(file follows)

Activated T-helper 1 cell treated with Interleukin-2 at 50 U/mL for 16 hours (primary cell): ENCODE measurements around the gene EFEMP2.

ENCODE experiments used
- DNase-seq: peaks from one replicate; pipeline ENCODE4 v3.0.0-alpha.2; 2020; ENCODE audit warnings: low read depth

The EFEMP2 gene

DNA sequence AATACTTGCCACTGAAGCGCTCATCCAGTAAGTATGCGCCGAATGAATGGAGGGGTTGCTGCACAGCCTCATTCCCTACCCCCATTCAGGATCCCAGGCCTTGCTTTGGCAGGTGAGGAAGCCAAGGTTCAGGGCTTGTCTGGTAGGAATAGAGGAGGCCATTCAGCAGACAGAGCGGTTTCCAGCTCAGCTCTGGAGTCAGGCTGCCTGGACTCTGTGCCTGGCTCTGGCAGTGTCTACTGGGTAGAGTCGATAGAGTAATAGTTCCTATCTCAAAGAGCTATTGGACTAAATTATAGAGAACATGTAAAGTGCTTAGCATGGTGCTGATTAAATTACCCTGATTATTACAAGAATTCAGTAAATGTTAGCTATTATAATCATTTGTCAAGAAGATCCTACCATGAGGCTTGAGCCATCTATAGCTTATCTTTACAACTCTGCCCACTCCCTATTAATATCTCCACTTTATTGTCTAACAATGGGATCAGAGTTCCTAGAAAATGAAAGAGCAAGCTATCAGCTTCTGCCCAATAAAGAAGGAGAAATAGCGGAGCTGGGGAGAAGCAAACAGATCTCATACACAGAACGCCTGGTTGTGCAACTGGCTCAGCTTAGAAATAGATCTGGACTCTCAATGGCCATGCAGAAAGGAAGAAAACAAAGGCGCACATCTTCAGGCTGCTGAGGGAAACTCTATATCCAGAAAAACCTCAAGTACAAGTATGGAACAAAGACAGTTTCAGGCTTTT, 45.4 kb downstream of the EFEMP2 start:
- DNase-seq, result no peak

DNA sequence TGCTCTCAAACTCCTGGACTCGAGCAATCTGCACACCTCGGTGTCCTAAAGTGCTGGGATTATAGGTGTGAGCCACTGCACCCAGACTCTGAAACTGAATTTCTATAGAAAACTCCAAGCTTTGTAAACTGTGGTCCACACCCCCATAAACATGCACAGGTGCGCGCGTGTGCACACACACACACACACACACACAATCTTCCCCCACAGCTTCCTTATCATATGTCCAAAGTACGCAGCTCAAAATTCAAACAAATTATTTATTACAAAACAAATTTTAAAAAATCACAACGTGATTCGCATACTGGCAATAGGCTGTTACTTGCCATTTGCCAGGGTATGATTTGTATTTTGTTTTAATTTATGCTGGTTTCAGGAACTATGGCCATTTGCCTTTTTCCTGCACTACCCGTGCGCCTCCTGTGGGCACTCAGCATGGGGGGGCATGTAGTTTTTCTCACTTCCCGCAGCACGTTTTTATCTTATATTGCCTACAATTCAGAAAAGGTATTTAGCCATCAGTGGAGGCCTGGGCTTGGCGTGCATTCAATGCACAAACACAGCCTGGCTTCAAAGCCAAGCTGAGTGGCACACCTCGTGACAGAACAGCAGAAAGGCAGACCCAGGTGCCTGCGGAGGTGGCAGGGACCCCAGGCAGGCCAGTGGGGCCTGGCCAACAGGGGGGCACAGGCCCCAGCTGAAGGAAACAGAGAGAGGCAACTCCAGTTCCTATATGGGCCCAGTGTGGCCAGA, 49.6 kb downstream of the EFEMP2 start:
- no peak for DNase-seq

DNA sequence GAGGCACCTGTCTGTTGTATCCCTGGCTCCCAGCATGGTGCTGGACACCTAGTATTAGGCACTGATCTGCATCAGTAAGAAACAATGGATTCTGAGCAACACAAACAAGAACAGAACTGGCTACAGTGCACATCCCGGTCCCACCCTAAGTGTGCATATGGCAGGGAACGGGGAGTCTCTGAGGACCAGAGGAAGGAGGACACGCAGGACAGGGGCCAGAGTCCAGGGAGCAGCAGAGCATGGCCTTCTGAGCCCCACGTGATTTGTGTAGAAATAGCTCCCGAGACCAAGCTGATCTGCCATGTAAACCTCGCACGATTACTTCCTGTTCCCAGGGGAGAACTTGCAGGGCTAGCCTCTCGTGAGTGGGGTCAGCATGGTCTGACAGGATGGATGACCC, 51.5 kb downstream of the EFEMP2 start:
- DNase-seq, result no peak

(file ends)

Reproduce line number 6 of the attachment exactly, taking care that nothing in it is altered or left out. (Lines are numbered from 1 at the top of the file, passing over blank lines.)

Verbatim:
- DNase-seq, result no peak